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JD Malat Gallery presents a new body of work from Swiss artist Conrad Jon Godly
Installation view.

LONDON.- JD Malat Gallery is presenting Nevertheless, a solo exhibition bringing together a new body of work from Swiss artist Conrad Jon Godly. Born in Davos, Switzerland, Godly is always seeking to capture the essence of his surrounding environment.

In line with government guidelines, JD Malat Gallery is opening Nevertheless across its online platforms from 18 November 2020 until 9 January 2021. JD Malat Gallery also looks forward to opening its doors to the public as soon as they are able to.

The exhibition represents a return to Godly’s favourite subject matter: the awe, terror, beauty, and suspense of the mountains. Godly has titled this exhibition in defiance of those who seek to pigeonhole him; yes, he has painted many mountains before, nevertheless, not one is the same, and this show presents a refined and powerful rendition of these phenomenal gifts of nature.

Godly’s unique style is caught between abstraction and representation. His paintings are never illustrations of specific mountains, instead his paintings are the product of his memory. In this way, Godly seeks to capture the emotional relationship that he has with them, creating paintings with a tangible quality; the ridges are deeply felt, the drops are sheer, the paint falls from the canvas. Godly breaks the boundary between object and viewer, letting the paintings burst into the physical space of the gallery.

From afar, the paintings appear photographic, with their realistic depictions of reflections on pure white snow. This is because of the 17 years Godly spent as a photographer before turning to the brush, which has gifted him an innate knowledge of light and composition. As a result, he gives light priority in his painting, masterfully manipulating the paint to give the impression of blinding sunlight or total darkness.

Godly’s understanding of nature’s essence allows him to create a narrative that becomes progressively darker in this exhibition. Firstly, there are his paintings of light. These canvases are his most photographic, flooded with blue and white; light emanates from the pictorial plane – focusing on hope. Secondly, there are the canvases concerned with mist. These works deal mostly in more pastoral greens and greys, split by a ravine that rushes through the centre. Finally, in his night paintings Godly revels in the theatrical nature of the mountains, lacing the thick paint with fear and danger.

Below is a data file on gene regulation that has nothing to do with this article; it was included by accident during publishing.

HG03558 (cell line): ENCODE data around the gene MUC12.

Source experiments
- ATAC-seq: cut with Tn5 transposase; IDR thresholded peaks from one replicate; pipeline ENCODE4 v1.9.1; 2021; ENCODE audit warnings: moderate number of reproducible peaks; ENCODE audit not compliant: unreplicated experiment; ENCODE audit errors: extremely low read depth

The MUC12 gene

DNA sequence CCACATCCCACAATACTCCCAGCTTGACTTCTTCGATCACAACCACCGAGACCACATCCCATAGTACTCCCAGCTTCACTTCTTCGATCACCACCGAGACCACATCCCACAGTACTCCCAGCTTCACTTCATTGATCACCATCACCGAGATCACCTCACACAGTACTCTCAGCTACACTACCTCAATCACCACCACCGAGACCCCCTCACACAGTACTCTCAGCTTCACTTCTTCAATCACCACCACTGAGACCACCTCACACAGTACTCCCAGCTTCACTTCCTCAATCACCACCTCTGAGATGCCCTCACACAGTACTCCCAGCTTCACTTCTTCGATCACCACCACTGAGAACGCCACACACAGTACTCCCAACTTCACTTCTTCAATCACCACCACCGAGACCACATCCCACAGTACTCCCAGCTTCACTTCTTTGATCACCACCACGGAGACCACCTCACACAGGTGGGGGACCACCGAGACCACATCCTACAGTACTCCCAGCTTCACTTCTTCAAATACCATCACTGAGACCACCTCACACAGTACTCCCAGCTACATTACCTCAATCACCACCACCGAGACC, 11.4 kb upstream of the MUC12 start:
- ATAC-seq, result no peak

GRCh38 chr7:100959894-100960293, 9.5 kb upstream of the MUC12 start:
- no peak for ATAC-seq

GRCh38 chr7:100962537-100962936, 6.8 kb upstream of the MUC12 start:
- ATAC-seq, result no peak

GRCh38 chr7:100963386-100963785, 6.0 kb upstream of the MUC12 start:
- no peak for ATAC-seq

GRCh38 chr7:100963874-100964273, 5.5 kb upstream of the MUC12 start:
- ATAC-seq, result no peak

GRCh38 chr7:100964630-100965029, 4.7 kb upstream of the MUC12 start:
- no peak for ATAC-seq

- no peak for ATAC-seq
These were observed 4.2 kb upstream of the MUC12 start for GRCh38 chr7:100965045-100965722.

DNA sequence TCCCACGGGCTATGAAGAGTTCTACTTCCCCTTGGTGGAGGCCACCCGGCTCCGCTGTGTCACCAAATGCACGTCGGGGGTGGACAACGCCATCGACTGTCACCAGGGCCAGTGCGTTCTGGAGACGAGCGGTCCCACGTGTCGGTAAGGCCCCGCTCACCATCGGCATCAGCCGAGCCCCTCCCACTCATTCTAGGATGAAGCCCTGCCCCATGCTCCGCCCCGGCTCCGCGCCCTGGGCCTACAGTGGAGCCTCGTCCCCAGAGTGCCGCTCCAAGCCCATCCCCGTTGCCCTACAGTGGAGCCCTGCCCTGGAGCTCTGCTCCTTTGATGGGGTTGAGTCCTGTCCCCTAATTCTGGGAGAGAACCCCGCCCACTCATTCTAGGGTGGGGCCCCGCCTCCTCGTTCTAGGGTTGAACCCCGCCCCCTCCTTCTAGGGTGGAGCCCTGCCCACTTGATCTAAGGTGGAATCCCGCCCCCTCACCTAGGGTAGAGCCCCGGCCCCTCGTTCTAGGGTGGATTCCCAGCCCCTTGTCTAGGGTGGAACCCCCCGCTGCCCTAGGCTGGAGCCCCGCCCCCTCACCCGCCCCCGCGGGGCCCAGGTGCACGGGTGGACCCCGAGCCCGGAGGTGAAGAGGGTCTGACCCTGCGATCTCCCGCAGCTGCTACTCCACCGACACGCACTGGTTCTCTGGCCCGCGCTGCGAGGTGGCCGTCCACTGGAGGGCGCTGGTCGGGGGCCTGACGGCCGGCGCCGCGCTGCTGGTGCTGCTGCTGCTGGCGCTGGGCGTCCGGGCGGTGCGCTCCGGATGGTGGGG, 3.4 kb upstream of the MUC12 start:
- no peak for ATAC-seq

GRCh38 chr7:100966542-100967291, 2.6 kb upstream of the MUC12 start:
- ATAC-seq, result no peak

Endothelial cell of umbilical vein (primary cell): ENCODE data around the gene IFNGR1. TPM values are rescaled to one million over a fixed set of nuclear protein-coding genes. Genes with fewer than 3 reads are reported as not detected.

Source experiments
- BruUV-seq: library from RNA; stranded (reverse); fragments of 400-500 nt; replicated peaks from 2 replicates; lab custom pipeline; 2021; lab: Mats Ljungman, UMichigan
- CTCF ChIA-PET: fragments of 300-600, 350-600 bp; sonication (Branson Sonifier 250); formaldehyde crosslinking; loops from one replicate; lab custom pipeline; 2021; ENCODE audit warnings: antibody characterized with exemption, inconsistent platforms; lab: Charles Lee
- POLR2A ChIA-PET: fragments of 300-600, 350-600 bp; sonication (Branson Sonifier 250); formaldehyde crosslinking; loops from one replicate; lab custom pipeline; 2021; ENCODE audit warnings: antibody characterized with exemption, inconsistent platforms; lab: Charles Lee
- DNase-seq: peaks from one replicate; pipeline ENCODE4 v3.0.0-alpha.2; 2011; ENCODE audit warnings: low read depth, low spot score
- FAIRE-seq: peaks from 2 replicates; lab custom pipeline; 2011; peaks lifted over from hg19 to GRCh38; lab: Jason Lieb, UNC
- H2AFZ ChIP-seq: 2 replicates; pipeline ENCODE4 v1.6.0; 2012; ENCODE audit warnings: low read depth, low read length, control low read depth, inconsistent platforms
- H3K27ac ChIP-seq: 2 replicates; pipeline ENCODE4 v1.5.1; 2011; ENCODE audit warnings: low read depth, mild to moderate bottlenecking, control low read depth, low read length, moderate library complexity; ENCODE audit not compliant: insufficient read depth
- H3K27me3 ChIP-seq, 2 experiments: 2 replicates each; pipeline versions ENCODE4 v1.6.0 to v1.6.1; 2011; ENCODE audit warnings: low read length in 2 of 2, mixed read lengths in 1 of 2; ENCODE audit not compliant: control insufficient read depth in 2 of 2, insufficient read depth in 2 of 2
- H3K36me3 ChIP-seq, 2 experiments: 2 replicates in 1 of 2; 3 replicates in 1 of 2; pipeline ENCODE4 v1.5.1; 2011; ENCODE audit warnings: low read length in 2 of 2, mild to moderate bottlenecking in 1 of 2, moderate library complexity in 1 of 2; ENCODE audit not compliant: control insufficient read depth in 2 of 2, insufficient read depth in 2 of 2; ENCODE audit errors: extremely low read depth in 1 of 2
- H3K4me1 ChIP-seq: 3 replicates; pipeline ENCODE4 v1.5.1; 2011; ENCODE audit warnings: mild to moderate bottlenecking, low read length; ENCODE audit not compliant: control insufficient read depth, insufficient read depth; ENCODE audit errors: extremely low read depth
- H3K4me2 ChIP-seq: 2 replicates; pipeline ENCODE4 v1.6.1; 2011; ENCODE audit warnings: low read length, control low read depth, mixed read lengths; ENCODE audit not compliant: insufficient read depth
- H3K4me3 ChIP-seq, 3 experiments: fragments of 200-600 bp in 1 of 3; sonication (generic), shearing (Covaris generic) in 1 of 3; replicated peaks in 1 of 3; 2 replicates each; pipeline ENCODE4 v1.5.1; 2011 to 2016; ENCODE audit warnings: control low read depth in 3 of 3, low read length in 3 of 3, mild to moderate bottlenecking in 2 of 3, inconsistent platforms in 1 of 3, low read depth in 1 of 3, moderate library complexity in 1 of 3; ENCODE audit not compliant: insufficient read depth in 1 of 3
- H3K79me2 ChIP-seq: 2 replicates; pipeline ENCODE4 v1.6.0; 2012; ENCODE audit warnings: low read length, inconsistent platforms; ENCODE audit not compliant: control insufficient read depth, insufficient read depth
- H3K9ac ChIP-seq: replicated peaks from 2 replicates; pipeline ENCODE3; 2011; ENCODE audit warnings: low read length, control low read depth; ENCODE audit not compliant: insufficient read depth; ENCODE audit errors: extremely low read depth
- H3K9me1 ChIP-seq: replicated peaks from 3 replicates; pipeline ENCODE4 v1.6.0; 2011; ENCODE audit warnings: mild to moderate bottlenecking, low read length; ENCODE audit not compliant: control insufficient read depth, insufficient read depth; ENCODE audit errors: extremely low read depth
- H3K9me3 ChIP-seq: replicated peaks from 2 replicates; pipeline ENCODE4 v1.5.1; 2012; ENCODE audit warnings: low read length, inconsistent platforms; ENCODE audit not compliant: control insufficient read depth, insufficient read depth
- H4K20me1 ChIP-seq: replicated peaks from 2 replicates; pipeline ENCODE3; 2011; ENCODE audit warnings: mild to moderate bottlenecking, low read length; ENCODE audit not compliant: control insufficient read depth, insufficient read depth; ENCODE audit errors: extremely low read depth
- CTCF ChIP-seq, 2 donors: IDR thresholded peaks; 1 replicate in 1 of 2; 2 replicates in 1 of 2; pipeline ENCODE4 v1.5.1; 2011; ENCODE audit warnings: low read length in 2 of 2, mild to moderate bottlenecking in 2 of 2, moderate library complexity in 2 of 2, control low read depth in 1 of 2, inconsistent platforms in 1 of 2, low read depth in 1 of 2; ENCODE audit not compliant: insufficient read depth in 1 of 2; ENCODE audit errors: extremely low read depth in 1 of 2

Because Godly is constantly driving toward the essence of nature, his work presents a means for meditative contemplation: “My work is very meditative. That is the most important factor. And I work very fast,” he says. As Philip Maier states in ‘Conrad Jon Godly, Works +-’, “internalising these mountains has been the painterly exercise [Godly] has submitted himself to”. In internalising the mountains, Godly gets closer to his goal, and finds purpose for being.

“I think the search for the essence is an eternal search,” Godly says, “…maybe it is also the search for the self, and this constant search until death is maybe the meaning of life.”

The pandemic has solidified his devotion to the mountains, convinced of their necessity. “I made a break and I took time to think deeply about our world, our society, the politicians… how humans destroy our planet. In these difficult times people are longing for real things.” In contrast to politicians, Godly suggests a mountain is always true to you, eternally, indestructibly.

Godly is in the collections of the Swiss National Bank, Switzerland, the UBS Bank, Switzerland, Credit Suisse, Switzerland, Julius Br Bank, Switzerland, DAROS collection, Switzerland, and the GKB (Bank Carton of Grisons), Switzerland.

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